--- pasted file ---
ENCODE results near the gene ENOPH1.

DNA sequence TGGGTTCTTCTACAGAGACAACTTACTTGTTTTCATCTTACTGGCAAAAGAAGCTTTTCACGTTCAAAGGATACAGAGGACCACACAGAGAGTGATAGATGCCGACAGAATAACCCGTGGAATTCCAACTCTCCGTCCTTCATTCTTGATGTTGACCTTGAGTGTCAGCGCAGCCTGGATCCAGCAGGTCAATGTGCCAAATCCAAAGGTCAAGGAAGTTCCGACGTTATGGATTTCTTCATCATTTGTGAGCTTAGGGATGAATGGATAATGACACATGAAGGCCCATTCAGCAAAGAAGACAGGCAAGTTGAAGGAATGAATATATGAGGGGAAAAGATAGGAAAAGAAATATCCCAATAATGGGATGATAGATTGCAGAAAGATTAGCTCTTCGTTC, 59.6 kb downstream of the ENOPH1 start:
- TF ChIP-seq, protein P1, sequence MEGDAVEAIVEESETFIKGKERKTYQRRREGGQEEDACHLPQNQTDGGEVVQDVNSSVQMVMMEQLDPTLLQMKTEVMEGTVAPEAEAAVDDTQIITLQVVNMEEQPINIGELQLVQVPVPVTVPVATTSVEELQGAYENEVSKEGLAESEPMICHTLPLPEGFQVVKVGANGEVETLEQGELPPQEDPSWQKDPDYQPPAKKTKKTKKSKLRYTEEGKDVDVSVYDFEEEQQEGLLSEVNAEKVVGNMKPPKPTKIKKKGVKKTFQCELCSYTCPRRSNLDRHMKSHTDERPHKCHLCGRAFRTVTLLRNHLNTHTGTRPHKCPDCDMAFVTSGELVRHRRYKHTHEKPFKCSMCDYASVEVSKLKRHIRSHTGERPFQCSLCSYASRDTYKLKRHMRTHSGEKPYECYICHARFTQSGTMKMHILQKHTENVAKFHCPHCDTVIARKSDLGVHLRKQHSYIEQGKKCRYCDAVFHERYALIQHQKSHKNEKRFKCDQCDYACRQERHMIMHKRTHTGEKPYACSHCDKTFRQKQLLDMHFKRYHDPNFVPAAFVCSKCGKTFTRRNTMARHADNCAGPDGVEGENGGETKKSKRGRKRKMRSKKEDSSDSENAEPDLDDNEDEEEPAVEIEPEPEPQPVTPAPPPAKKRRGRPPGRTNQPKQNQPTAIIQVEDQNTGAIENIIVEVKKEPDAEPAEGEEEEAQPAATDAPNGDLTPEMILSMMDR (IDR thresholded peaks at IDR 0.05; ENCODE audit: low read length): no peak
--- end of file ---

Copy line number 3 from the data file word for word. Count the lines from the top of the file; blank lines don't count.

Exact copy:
- TF ChIP-seq, protein P1, sequence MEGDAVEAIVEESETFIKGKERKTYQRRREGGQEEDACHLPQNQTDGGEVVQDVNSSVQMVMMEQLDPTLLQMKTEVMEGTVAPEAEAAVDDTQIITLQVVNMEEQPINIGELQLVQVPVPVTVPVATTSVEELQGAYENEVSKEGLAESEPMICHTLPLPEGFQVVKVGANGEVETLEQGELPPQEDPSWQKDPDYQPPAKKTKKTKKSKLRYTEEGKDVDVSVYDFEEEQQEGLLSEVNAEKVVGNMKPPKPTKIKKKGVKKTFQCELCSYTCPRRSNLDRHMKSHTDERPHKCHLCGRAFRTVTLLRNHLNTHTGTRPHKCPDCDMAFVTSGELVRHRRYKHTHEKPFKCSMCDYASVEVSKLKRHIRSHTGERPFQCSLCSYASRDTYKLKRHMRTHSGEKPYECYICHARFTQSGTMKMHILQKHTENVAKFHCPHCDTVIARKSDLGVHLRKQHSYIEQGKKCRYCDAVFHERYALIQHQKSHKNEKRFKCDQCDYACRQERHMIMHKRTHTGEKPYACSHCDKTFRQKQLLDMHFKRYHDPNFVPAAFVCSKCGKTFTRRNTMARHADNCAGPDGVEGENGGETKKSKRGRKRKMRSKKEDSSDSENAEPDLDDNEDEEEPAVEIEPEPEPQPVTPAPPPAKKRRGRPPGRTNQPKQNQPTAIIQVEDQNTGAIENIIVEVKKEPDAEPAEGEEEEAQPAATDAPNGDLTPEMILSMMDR (IDR thresholded peaks at IDR 0.05; ENCODE audit: low read length): no peak